And He went a little beyond them, and fell on His face and prayed, saying, “My Father, if it is possible, let this cup pass from Me; yet not as I will, but as you will.”
Andrey Gorban: Word of Grace Bible Institute | USA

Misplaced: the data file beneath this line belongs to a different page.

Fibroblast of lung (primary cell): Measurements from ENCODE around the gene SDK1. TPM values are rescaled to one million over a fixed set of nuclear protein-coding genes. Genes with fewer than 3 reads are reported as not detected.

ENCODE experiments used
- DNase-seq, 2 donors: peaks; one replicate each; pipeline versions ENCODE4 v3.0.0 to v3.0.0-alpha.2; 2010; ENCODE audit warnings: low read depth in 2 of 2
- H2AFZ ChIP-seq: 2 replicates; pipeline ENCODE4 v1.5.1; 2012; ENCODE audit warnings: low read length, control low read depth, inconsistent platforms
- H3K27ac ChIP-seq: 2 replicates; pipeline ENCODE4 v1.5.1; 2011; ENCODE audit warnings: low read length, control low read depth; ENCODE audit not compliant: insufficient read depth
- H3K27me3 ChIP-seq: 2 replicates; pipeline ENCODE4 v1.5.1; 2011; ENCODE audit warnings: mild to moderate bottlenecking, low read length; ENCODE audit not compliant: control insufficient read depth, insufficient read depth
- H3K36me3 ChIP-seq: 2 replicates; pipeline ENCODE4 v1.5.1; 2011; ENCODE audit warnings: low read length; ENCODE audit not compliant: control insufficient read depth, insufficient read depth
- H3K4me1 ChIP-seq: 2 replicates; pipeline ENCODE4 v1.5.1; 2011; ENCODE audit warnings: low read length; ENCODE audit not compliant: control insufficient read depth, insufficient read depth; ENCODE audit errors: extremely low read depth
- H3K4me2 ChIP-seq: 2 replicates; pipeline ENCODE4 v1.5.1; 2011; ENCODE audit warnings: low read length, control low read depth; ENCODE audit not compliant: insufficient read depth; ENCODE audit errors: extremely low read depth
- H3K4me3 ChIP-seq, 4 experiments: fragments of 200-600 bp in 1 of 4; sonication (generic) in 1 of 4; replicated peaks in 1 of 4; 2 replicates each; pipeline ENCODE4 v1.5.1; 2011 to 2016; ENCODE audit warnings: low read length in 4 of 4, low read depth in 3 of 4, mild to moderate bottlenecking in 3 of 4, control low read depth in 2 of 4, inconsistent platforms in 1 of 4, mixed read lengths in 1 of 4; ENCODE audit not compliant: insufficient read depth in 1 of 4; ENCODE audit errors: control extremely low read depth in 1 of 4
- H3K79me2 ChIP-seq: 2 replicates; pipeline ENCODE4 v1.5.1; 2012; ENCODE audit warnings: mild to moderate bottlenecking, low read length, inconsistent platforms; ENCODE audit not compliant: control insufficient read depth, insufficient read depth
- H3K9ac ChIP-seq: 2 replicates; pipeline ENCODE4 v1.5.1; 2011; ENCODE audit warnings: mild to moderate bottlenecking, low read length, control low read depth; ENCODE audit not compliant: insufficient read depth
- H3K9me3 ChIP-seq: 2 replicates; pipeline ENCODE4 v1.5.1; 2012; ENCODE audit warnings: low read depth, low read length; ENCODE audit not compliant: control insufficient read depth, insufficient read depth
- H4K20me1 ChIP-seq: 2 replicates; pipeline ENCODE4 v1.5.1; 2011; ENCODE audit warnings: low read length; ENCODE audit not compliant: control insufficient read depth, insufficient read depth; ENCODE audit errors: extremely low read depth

How incredibly humbling it is to read about the Savior in His humble state, not only as a man but a man going through in- tense pain and suffering. In His deepest distress, the Lord cries out to His Father, and what is the essence of His prayer? His desire for the Father’s will to be done. Man often seeks to find a way out of his suffering, to ease the pain and difficulty which come with living in a sin-drenched world. What Jesus was preparing to go through, the “cup” of which He speaks, was no mere earthly difficulty. In our day, it seems that nearly everyone is looking to take the easy way out of difficult situations, and there’s seemingly an easy solution to every one of life’s problems. What Jesus was preparing to go through, the “cup” of which He speaks, was no mere earthly difficulty. It was the very wrath of God which He, as the sin-bearer, would drink on behalf of those whom He would save. As awful and terrifying as this is, Jesus understood that the will of the Father is always best and He relied upon the reality of who God is in order to find the strength to persevere and complete His Father’s plan. As we seek to honor God with our lives, may we be encouraged in knowing that, as is written in Hebrews 4:15, our High Priest can sympathize with our weaknesses. Moreover, may we, in the midst of trials, trust in the will of our heavenly Father, knowing that all He does is good.